California's New Reality: Life Without Power
PG&E says it's cutting power in order to reduce the risk that its equipment sparks another catastrophic wildfire. Now that we are in peak fire season, dry conditions are fueling fire concerns. Cal Fire Spokesman Scott McLean gives us an update on whether conditions across the state.
Guest: Scott McLean
Paradise Mayor: Shutoffs Are 'Worth It' To Keep People Safe
For many parts of rural California, this isn’t the first time that preventative power outages have disrupted their plans. Butte County was part of PG&E’s phase one shutoffs to reduce the risk of another wildfire like the one that killed 85 people in the town of Paradise last November. Paradise Mayor Jody Jones says residents see the blackouts as something the town will have to get used to.
Reporter: Michelle Wiley-KQED
Fish Market Scrambles To Prepare For Blackout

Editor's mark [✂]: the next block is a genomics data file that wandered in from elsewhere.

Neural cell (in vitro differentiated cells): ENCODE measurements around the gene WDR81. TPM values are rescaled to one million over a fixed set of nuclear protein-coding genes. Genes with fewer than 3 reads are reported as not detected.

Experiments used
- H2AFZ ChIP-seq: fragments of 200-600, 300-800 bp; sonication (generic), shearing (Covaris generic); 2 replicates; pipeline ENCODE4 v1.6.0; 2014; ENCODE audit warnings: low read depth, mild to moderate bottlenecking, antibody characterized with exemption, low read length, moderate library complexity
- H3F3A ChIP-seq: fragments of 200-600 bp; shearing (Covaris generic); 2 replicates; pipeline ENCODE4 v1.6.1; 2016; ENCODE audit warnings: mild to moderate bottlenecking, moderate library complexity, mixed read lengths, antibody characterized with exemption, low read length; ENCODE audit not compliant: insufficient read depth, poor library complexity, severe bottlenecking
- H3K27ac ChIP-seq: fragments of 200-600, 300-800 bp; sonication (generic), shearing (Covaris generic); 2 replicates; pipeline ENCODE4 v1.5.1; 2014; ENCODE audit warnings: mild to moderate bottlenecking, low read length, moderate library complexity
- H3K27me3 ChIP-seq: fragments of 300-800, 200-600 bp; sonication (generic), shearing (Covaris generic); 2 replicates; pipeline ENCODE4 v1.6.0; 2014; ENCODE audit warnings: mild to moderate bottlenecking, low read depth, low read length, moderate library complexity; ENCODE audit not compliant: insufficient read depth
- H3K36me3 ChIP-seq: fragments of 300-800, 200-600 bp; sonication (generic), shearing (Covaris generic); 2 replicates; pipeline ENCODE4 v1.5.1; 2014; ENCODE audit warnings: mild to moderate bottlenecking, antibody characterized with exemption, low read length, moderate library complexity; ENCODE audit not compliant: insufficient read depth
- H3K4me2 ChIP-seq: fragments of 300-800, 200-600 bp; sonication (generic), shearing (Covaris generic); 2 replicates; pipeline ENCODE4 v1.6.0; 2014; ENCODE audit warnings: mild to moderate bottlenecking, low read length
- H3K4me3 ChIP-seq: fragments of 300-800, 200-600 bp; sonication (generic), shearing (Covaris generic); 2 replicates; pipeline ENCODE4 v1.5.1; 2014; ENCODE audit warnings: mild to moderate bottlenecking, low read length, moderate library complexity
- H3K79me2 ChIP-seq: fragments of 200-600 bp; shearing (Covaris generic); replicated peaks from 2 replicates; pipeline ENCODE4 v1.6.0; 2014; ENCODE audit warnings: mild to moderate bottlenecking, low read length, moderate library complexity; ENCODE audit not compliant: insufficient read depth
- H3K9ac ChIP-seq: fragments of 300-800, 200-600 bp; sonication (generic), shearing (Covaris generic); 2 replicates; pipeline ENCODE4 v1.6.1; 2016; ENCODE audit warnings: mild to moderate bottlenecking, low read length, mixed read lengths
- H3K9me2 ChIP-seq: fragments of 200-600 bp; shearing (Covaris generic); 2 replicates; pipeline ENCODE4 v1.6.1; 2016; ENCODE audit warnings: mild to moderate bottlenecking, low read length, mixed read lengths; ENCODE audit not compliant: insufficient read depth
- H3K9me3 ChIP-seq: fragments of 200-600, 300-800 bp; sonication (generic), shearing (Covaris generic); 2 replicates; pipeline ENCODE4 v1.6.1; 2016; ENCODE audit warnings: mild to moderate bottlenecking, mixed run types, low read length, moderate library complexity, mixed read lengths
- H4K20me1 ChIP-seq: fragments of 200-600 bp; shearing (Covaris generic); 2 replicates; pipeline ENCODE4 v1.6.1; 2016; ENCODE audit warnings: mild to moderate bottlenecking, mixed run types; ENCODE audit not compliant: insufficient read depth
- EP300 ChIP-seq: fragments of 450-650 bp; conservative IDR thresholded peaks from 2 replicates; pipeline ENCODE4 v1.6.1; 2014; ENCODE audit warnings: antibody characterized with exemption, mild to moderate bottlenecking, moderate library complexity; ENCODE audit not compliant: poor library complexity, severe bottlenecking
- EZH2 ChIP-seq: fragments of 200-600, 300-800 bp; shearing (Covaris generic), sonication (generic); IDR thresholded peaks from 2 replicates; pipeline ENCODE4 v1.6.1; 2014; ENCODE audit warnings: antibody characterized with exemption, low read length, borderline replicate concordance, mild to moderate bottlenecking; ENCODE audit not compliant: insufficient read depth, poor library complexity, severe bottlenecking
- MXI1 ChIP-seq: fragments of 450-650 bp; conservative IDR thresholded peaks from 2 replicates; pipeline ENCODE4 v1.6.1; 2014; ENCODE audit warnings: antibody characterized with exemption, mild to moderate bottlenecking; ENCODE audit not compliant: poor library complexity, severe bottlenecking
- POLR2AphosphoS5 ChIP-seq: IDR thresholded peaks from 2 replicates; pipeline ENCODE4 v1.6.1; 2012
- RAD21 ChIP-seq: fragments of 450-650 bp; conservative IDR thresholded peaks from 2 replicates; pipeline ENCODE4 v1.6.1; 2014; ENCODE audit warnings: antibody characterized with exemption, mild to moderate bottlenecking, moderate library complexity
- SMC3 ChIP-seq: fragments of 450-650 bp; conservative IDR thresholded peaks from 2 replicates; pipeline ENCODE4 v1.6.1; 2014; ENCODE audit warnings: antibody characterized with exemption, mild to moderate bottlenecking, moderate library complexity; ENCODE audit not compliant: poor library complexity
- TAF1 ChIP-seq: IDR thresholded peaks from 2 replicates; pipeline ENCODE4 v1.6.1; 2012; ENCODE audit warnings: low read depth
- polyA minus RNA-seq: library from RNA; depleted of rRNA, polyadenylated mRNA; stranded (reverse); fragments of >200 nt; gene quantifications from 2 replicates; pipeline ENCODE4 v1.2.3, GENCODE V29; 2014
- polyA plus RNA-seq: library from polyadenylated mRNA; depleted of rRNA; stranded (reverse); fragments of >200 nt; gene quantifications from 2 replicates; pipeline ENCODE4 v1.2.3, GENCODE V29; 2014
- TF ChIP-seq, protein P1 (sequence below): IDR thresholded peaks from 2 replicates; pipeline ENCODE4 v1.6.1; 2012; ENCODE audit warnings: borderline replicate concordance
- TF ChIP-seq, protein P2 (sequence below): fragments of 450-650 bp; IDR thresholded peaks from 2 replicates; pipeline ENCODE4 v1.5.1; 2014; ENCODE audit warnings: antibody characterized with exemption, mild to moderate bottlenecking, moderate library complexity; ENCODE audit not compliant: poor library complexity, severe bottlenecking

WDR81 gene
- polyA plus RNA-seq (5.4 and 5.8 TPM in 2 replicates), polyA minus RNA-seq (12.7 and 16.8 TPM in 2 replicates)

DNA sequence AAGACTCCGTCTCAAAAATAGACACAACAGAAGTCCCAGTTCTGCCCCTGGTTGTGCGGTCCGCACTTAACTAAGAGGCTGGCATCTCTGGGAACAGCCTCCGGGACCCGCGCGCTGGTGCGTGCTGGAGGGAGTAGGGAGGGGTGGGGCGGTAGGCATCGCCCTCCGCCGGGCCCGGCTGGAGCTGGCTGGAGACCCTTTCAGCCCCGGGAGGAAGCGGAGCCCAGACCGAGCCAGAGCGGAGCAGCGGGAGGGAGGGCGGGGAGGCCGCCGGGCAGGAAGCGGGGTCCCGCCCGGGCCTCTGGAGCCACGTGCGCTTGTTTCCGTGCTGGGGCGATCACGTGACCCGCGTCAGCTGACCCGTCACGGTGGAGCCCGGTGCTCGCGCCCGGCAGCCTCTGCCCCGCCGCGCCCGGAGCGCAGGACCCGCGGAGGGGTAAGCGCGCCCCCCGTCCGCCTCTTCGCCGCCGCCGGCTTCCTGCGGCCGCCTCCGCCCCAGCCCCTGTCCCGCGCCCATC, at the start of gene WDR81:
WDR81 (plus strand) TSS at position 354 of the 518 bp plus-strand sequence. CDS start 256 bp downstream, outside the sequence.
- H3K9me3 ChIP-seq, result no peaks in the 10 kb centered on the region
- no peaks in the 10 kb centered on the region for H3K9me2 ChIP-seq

Public safety power shutoffs aren't cheap for the people affected.
Spoiled food, lost work, and additional child care costs can really add up. It's bad for businesses too. Michael Wara, an energy expert at Stanford says when all is said and done, the cost could easily make its way into the billions of dollars. A fish market in Half Moon Bay is making extra ice and hopes the outages won't last long.
Reporter: Mary Franklin Harvin-KQED
How Do Hospice Patients Prepare For Power Shutoffs?
Advocates for medically vulnerable people are concerned about how these planned power outages are affecting those with medical issues. That includes hospice patients who live at home. Most of them depend on electricity to stay comfortable, or to stay alive.
Reporter: April Dembosky-KQED
Power Shutoffs Familiar To San Diego Residents
While most of the attention on these shutoffs has centered on Northern California, southern parts of our state have also been preparing for potential power outages. San Diego Gas and Electric, which provides power to San Diego County and a sliver of Orange County, has a history of intentional power outages.